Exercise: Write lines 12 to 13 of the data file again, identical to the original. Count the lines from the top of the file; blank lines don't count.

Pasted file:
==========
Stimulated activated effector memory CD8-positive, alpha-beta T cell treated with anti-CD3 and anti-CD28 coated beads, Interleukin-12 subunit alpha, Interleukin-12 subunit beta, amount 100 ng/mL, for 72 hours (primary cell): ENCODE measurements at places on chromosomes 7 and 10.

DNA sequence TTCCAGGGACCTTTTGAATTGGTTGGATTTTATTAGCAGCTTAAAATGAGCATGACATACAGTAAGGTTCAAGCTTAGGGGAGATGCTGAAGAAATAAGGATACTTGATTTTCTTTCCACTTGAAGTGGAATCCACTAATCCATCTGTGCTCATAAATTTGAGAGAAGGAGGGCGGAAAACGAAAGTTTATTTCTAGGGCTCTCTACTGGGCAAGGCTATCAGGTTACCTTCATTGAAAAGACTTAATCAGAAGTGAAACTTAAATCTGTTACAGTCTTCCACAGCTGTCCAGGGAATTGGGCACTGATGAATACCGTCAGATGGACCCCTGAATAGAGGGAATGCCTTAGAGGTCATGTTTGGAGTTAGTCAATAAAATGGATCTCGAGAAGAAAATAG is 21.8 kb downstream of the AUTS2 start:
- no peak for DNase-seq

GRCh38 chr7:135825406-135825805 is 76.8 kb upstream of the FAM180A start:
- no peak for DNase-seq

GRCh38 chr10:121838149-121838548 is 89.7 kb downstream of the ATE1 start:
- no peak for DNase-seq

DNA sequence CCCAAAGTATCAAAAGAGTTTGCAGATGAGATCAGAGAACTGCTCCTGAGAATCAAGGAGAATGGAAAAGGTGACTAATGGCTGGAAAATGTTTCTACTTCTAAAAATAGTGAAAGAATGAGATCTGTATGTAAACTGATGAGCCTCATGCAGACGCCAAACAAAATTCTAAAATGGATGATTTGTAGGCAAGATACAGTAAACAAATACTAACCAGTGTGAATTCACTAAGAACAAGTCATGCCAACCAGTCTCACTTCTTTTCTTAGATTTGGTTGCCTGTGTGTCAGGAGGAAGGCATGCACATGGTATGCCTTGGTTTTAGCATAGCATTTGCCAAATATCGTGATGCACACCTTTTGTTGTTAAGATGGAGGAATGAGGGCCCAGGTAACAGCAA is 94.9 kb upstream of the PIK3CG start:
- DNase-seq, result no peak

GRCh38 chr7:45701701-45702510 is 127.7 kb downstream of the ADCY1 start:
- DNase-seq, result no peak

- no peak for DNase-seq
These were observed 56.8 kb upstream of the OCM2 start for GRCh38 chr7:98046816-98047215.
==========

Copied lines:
- no peak for DNase-seq
These were observed 56.8 kb upstream of the OCM2 start for GRCh38 chr7:98046816-98047215.